OSS 117: Cairo, Nest of Spies
Starring Jean Dujardin, Bérénice Bejo, Aure Atika, Philippe Lefebvre
Directed by Michel Hazanavicius
Not Rated

Watching the uproariously silly spy spoof OSS 117: Cairo, Nest of Spies you realize how much the James Bond super-spy embodies British national pride. Sophisticated, smart, and a lady killer to boot, Bond is a national poster boy of über-British cool.

Bond is, in other words, everything that the French spy Hubert Bonisseur de la Bath aka OSS 117 (Jean Dujardin) is not. Though graced with a killer smile and hair with the glossy sheen of a seal’s coat, OSS is also a chronic bumbler in the Austin Powers, Maxwell Smart, and Inspector Clouseau mode.

While those grace-impaired guys tend to trip over clues and break things, OSS is an incompetent of a different sort. He is smooth as silk in his tailored suit and toned body, but intellectually, OSS is FUBAR, hampered by verbal diarrhea and a gift for shockingly offensive statements that belie the French reputation for cultured cool.

OSS 117 is introduced in a scene that exemplifies director Michel Hazanavicius’s stylish knack for genre-imitation. Using the melodramatic conventions of a 1940s potboiler, OSS and his buddy Jack Jefferson (Philippe Lefebvre) outwit some Nazis in this marvelous opening black-and-white segment. But the film quickly erupts into eye-blistering ’50s color and an outrageously overheated, boozy soundtrack as OSS makes love on an animal fur bedspread to a bosomy babe.

Hazanavicius’ is a pitch-perfect recreation of the clothes, hair, and mannerisms of another era, from the rear-projection scenery that unfurls behind characters as they drive to the smarmy sexual innuendo that defines more carefully circumscribed films of the past. OSS 117 is a parody of French author Jean Bruce’s mid-century spy novels which actually predated Ian Fleming’s iconic Bond series.

The super-smooth incompetent OSS 117 is sent to Cairo circa 1955 with a rather expansive mission, to “make the Middle East safe,” his chubby French secret service boss instructs. OSS is taking over for his buddy Jack and is aided in his mission by a very tolerant, gorgeous local, Larmina (Berenice Bojo), who squires him around the country and puts up with his racist and sexist bon mots. His first morning in Cairo, an incensed OSS storms from his hotel room and tells the muezzin offering the morning call to prayers to shut up. It’s not the first or the last of the xenophobic Frenchman’s snafus.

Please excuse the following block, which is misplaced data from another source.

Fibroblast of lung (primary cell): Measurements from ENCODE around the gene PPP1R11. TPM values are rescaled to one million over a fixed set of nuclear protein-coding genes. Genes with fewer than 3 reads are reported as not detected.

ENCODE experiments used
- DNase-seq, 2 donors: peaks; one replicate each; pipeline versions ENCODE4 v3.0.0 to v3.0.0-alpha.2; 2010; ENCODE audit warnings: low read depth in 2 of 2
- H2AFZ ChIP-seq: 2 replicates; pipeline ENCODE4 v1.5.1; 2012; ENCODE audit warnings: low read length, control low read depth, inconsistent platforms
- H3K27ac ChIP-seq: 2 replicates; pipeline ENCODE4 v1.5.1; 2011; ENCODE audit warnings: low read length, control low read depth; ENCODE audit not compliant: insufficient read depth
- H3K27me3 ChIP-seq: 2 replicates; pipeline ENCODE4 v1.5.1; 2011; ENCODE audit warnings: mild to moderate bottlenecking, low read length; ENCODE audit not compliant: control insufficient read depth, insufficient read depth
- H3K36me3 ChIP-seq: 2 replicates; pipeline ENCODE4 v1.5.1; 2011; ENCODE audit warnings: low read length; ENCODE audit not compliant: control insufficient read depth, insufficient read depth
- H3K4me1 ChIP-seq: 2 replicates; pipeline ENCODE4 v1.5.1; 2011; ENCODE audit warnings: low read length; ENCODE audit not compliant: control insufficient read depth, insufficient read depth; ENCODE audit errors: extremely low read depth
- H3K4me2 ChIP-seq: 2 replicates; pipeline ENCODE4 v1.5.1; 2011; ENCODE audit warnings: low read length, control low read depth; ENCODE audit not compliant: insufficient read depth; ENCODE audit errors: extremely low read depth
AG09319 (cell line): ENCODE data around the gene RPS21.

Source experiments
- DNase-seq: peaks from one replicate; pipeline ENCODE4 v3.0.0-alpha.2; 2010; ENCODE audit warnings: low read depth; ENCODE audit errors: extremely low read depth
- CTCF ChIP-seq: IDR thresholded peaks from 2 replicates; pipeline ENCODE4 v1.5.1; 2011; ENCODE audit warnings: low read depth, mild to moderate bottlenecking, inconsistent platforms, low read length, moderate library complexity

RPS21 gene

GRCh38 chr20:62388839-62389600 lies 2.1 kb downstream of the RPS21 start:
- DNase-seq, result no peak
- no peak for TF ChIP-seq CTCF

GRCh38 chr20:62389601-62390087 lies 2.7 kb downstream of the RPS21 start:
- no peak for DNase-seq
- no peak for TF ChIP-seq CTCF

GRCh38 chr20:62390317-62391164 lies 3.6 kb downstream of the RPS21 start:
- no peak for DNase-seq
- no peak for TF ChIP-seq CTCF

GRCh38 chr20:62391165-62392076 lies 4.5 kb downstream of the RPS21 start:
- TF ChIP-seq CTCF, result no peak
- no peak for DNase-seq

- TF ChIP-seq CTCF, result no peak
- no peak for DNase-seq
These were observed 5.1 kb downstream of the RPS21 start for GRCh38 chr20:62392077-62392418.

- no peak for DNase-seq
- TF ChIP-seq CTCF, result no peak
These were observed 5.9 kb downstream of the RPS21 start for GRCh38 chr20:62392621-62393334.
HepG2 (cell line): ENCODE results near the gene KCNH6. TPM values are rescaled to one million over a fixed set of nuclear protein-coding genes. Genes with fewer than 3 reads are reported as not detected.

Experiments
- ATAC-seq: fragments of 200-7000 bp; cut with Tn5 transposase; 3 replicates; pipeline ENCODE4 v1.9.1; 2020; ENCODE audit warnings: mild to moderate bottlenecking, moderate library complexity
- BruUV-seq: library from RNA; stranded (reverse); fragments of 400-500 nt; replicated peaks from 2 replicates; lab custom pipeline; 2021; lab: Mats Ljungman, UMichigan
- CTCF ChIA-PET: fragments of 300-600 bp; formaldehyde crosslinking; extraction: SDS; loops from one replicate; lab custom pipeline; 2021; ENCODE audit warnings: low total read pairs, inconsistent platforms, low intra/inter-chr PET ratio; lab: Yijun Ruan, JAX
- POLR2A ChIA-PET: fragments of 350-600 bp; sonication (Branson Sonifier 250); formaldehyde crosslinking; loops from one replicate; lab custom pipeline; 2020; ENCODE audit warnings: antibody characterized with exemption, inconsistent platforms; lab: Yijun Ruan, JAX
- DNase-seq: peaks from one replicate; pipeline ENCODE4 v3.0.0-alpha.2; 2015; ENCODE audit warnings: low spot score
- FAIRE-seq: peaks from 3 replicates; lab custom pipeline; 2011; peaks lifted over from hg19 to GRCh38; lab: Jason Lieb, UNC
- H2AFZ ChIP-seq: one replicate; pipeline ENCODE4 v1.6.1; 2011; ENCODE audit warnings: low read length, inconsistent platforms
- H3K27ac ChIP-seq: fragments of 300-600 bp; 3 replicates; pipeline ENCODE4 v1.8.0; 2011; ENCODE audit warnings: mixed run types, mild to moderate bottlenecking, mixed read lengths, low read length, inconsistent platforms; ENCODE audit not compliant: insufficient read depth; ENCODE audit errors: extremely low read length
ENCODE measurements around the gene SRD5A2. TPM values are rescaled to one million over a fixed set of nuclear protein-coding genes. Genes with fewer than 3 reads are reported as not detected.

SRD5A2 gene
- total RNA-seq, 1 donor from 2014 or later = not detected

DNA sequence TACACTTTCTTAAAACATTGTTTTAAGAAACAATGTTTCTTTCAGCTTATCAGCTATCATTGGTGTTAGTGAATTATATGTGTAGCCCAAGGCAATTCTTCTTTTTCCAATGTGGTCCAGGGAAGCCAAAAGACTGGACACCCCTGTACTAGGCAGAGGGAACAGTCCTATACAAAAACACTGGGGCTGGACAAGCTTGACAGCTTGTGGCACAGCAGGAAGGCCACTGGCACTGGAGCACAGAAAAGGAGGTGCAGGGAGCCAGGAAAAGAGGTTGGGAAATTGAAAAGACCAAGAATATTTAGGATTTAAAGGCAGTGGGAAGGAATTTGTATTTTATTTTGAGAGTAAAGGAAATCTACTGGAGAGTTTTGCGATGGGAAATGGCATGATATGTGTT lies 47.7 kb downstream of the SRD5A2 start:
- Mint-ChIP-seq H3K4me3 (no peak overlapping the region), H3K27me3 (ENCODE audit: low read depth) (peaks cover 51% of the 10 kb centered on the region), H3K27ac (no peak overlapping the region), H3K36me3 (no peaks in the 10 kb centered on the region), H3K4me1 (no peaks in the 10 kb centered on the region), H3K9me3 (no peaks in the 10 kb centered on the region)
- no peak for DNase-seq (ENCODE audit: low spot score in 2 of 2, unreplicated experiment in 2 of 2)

“What stupid religion would forbid alcohol?” OSS 117 sneers incredulously to a stunned Larmina as she ferries him around Cairo in her perky powder-blue convertible. But somehow, despite the insults, the ladies keep coming back for more. The sexism that defines spy heroes like Bond is taken to ludicrous new heights in OSS 117 where lady spies beg for OSS to tie them up before making love to them and OSS describes his gun skill while holding his pistol at crotch level and displaying his finesse with his “piece.”

One of the film’s funniest reoccurring jokes is how OSS’s mystifying finesse with the ladies contrasts with what can only be described as his polymorphous sexuality. He’s fond of a man-on-man rubdown (“I love being rubbed with oil,” he quips to a hairy companion doing just that in an Egyptian sauna). Part of OSS’s broad Middle East agenda is to also find out who killed his beloved Jack, shown in numerous flashbacks cavorting on the beach with OSS. They begin by playing paddle ball and giggling like schoolboys. But in flashbacks the two bathing suit-clad men are soon tumbling around in the surf with abandon like Burt Lancaster and Deborah Kerr in From Here to Eternity making love in the rolling waves.

Saucily subversive, screenwriter Jean Francois Halin’s crackling script questions the supposed hetero-manliness of the classic spy hero, but even more smartly pokes fun at French conceit and colonialism as exemplified by OSS, who sees French culture as superior and the local Egyptians as backward children.